I am keenly interested in discussing the, "Social Brain Hypothesis," by British zoologist, Robin Dunbar.
It has a passing mention in a book that I am reading. It has to do with the connection between a primate's brain size and it's typical group size.
I am excited by the idea of it being a link to human consciousness.
Who is well informed on this theory and can help me grasp it and it's implications?
I'm curious as to how this relates to the information related by Robert Sapolsky in Behave: The Biology of Humans at Our Best and Worst (https://www.amazon.com/Behave-Biology-Humans-Best-Worst/dp/1594205078). He's studied apes for about 30 years and has a ton of insight into their behavior and ours. He really gets down to the molecular biology aspects of it. But he doesn't really go into theories of consciousness that deeply - only enough to say he thinks free will is bunk (like most folks in neuroscience).
I'd also be curious to know if and how this idea might mesh with Julian Jaynes theories in The Origin of Consciousness in the Breakdown of the Bicameral Mind (https://www.amazon.com/Origin-Consciousness-Breakdown-Bicameral-Mind/dp/0618057072).This is the idea that were all like folks who have schizophrenia in the past, where when one part of our mind is talking to the other, it seemed like it was the voice of gods telling us what to do (of particular interest to those who are interested in the cultural evolution of the religious mind-virus). BTW this theory is currently being illustrated and popularized somewhat by the TV series Westworld. I recommend it for a lark.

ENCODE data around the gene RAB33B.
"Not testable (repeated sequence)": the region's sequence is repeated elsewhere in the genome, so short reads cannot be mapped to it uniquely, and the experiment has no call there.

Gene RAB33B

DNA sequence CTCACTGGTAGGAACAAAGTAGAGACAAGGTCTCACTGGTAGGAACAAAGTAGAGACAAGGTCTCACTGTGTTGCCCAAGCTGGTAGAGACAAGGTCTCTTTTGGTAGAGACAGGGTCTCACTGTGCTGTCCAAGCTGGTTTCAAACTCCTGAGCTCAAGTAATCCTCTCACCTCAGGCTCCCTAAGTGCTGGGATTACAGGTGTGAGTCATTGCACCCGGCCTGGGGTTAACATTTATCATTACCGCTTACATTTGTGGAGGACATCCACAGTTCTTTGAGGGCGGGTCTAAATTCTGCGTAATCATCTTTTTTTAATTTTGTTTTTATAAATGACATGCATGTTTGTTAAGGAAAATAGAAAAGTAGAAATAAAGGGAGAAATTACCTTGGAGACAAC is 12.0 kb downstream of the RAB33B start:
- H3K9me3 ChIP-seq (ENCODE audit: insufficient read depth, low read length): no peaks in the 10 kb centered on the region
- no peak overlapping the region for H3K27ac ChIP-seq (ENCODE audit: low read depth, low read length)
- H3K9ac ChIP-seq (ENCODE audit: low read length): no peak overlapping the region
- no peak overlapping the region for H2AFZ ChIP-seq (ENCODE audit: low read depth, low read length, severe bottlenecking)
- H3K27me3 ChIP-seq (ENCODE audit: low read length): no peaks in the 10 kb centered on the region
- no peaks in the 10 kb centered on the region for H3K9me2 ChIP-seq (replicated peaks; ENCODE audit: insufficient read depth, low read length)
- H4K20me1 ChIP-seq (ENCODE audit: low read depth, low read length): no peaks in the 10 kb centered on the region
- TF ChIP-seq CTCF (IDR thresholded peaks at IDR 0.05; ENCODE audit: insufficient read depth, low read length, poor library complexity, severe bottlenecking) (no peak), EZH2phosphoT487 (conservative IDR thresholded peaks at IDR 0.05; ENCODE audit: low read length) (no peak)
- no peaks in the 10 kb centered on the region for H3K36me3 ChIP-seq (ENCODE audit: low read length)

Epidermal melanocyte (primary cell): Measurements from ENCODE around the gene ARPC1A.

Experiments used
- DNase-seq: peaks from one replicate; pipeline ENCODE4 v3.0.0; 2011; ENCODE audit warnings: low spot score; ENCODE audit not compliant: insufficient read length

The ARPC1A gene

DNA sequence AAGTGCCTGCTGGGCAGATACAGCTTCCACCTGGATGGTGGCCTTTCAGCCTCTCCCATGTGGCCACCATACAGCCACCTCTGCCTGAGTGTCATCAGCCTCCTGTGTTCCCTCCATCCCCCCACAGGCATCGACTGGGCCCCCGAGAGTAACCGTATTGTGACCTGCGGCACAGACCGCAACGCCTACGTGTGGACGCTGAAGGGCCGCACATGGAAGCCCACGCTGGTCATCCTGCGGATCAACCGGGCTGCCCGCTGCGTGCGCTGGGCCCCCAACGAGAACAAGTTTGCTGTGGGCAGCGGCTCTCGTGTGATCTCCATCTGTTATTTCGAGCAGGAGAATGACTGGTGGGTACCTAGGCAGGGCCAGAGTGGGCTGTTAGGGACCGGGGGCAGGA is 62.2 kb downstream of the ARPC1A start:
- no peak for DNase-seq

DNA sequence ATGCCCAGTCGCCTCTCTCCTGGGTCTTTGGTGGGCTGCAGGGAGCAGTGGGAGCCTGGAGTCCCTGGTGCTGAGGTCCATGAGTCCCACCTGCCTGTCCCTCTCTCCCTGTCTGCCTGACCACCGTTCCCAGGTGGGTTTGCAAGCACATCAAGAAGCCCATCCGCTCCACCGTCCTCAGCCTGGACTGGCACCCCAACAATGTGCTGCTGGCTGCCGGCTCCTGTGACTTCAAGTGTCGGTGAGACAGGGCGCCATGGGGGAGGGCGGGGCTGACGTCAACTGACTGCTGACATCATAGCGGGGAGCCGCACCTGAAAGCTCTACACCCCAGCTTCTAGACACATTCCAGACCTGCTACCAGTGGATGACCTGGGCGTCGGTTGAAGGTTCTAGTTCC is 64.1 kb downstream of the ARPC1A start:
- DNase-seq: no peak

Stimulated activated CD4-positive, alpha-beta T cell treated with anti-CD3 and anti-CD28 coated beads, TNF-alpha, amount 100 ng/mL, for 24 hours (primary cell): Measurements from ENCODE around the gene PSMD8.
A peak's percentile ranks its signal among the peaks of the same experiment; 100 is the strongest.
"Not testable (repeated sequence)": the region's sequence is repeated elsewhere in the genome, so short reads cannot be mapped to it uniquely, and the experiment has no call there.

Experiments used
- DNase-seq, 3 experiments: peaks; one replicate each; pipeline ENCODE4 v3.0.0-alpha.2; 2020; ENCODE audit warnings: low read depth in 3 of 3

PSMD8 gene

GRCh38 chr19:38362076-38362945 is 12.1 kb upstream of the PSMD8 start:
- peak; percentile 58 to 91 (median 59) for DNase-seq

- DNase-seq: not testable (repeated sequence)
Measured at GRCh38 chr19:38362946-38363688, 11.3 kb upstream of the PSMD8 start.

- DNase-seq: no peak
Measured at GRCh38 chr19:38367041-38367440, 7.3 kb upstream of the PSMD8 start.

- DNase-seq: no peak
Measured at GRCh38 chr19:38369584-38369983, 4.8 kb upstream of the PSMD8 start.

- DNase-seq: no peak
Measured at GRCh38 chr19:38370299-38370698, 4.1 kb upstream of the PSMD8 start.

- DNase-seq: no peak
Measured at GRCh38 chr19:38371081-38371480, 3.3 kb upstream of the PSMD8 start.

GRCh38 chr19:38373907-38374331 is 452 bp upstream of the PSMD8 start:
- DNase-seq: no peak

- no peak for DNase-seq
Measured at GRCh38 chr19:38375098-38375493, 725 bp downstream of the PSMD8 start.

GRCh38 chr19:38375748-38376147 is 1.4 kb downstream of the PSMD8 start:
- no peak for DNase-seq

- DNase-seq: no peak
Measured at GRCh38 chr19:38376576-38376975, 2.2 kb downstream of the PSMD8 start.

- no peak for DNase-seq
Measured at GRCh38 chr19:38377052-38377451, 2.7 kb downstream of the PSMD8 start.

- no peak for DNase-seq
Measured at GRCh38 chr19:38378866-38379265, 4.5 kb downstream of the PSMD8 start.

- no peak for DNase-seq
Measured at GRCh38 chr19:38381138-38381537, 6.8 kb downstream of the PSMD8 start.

Of course, Daniel Dennett suggests consciousness is a kind of generated-on-the-fly user interface that only instantiates according to what's demanded of the organism in the moment in From Bacteria to Bach and Back: The Evolution of Minds (https://www.amazon.com/Bacteria-Bach-Back-Evolution-Minds/dp/0393242072).
What's the book you are currently reading the references Dunbar?
I personally have fondness for the aquatic ape theory as an explanation for the evolution of both the human brain structure and the reasons behind hominid social cohesion.
Though largely dismissed, a few others and I, still find it a satisfying explanation by reason of diet and the ingestion of larger amount of omega 3, for at least for the species diversification between humans and the other great apes, if nothing else.